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The Right to Sex

Amia Srinivasan and Emma A Jane

I think there is a very strong cultural will, not to think of sex as political. And by insisting on the politically of sex I’m not doing something new, I’m trying to return us to an older feminist tradition…that saw sex within the political critique.

Amia Srinivasan

Hear Amia Srinivasan in conversation with UNSW’s Emma A Jane as part of the Sydney Opera House’s 2022 All About Women festival.
Amia Srinivasan, one of the most exciting feminist thinkers today, examines the political and cultural implications of sex. Combining philosophical arguments, popular culture, and political theory, her book The Right to Sex explores male sexual entitlement, the tension between sex positivity and porn’s hold on the imagination, and the inadequate way we talk about consent.
What are the political forces that instruct the types of bodies we find attractive? And can we change who we desire to liberate sex from the distortions of oppression?
Hosted by UNSW Associate Professor Emma A Jane, this conversation was an unflinching exploration of the way our sexual lives reflect the political context of the wider world - and how to challenge these inequalities and blind spots, within ourselves and society.

Presented in partnership with the Sydney Opera House as part of the 2022 All About Women festival.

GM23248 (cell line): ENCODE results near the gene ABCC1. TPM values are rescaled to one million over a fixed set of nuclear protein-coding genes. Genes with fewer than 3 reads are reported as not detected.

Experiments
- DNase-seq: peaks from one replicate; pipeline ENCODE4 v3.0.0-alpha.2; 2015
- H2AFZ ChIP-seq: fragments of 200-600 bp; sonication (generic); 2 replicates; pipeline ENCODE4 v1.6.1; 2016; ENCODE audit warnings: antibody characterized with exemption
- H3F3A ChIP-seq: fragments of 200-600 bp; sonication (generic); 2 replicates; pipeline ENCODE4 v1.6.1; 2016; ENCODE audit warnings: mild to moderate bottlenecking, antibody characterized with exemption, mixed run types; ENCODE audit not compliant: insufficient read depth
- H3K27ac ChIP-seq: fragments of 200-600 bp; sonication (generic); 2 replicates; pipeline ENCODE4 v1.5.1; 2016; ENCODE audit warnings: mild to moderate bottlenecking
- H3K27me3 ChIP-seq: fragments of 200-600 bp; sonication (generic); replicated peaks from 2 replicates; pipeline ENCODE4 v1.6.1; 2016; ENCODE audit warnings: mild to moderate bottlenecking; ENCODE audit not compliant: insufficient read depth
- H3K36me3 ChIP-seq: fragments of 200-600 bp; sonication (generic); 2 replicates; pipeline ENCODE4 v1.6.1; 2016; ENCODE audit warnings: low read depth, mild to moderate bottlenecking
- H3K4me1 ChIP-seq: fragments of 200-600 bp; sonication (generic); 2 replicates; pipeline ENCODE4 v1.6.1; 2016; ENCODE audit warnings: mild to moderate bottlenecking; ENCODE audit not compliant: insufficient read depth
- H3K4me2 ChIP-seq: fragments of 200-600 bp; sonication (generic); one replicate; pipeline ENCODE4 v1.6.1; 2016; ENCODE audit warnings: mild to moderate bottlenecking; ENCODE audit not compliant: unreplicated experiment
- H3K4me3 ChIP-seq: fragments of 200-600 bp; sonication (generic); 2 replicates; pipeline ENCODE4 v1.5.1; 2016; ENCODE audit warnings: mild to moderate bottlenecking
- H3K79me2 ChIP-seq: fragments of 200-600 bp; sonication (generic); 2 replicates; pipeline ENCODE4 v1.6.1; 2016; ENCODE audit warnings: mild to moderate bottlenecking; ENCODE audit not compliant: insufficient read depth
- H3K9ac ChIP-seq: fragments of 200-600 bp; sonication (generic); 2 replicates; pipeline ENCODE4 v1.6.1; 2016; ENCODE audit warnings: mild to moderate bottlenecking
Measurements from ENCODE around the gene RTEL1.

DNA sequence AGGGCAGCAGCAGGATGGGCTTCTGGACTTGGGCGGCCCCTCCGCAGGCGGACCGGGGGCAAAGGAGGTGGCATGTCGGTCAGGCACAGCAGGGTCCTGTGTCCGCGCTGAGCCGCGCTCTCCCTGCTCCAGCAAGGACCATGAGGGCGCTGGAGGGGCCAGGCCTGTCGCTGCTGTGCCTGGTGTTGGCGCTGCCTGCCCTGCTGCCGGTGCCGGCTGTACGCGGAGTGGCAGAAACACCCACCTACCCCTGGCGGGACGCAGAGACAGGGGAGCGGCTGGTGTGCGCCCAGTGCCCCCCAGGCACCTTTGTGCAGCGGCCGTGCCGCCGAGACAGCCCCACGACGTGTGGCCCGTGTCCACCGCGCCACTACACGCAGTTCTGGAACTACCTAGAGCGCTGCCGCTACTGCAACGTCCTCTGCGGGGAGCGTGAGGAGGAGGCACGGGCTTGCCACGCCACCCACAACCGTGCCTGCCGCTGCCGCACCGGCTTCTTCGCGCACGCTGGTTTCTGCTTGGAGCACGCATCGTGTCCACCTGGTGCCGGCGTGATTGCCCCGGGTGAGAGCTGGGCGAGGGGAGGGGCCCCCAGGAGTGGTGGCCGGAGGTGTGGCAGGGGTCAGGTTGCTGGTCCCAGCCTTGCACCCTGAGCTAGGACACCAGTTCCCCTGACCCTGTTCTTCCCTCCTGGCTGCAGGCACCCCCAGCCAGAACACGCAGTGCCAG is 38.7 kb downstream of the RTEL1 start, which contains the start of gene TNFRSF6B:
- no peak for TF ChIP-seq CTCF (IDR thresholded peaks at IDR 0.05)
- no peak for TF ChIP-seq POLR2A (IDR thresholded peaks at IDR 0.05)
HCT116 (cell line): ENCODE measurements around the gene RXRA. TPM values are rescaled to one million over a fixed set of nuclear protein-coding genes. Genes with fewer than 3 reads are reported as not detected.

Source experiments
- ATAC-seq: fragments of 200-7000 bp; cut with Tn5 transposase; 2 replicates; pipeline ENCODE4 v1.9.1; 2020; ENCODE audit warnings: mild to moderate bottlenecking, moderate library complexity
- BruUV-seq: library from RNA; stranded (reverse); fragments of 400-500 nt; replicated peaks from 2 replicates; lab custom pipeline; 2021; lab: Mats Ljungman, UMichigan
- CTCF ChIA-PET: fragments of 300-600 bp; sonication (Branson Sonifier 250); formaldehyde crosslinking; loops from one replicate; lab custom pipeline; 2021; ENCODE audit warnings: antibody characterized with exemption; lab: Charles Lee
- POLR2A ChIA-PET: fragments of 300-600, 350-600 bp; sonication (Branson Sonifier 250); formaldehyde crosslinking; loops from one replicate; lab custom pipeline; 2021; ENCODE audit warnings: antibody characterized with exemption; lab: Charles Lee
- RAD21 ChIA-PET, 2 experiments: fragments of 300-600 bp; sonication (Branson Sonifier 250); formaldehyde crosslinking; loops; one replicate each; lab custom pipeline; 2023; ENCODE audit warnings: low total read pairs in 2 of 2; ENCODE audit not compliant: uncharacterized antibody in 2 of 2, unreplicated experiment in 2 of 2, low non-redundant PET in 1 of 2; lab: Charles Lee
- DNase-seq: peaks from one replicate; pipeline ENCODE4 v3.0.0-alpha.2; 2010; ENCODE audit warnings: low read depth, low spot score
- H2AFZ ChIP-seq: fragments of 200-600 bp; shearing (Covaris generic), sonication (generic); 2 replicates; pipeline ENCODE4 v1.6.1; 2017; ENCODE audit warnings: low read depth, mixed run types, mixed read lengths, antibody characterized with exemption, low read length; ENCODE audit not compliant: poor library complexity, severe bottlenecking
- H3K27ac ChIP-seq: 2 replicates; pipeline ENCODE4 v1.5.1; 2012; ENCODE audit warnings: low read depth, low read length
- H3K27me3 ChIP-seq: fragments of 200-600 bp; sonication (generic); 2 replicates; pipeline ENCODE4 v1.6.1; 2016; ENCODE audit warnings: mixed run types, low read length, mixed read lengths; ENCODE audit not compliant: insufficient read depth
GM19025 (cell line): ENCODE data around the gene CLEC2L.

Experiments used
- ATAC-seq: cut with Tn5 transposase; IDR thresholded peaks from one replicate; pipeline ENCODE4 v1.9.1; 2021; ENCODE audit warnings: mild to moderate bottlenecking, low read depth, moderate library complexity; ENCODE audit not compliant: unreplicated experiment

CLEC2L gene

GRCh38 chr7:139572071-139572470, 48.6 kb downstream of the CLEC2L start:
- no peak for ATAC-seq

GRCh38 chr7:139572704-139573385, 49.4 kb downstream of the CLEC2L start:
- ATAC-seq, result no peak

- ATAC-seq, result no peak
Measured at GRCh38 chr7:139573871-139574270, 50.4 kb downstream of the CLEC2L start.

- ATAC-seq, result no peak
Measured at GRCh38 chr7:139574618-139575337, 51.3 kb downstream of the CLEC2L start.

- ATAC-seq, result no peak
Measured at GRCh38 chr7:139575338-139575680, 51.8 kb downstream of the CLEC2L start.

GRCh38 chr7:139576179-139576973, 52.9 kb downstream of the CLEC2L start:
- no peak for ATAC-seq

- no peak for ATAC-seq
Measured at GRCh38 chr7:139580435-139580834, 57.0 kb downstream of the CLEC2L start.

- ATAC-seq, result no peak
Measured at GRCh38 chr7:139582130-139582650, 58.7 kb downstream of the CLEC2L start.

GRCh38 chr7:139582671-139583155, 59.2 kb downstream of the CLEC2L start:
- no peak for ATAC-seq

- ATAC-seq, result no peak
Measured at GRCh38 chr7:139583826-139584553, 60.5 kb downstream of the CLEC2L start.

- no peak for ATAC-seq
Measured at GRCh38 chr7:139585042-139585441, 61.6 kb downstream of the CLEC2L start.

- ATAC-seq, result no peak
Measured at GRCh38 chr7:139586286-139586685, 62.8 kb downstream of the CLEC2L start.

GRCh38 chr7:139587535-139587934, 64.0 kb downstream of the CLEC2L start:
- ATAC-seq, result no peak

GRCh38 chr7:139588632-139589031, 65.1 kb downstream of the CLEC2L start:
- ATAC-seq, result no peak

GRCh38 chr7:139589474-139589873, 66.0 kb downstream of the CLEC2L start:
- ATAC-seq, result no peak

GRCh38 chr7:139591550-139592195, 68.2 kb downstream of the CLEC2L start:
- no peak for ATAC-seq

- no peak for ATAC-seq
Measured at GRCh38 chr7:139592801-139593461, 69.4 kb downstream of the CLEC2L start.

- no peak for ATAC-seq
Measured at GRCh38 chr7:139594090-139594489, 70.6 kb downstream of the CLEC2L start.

Amia Srinivasan

Amia Srinivasan

Amia Srinivasan is the Chichele Professor of Social and Political Theory at All Souls College, Oxford, where she works on and teaches political philosophy, feminist theory and epistemology. She is a contributing editor at the London Review of Books. Her essays and criticism—on animals, incels, death, the university, technology, political anger and other topics—have also appeared in The New Yorker, The New York Review of Books, The New York Times, Harper’s, The Nation and TANK.

Emma A Jane

Emma A Jane

Emma A Jane is an Associate Professor in the School of the Arts & Media at UNSW Sydney. Emma’s research focuses on the social and ethical implications of emerging technologies, and was recognised in 2021 as being in the top 2% of researchers in her field globally (based on 2020 citations) in Stanford University's researcher rankings. Prior to joining academia, Emma spent 25 years working in the print, broadcast, and electronic media, winning multiple awards for her writing and investigative reporting. Her interdisciplinary research program combines scholarship and methods from gender studies, cultural studies, philosophy, and science and technology studies. Emma’s publications and talks focus on the political, economic, social, technological, legal and environmental (PESTLE) causes and effects of emerging technology, and span diverse topics, including social media, cybercrime, public policy, feminism, LGBTQI+ issues, neuroscience, genetics, psychology, and children’s media. Her memoir Diagnosis Normal was released in March 2022.

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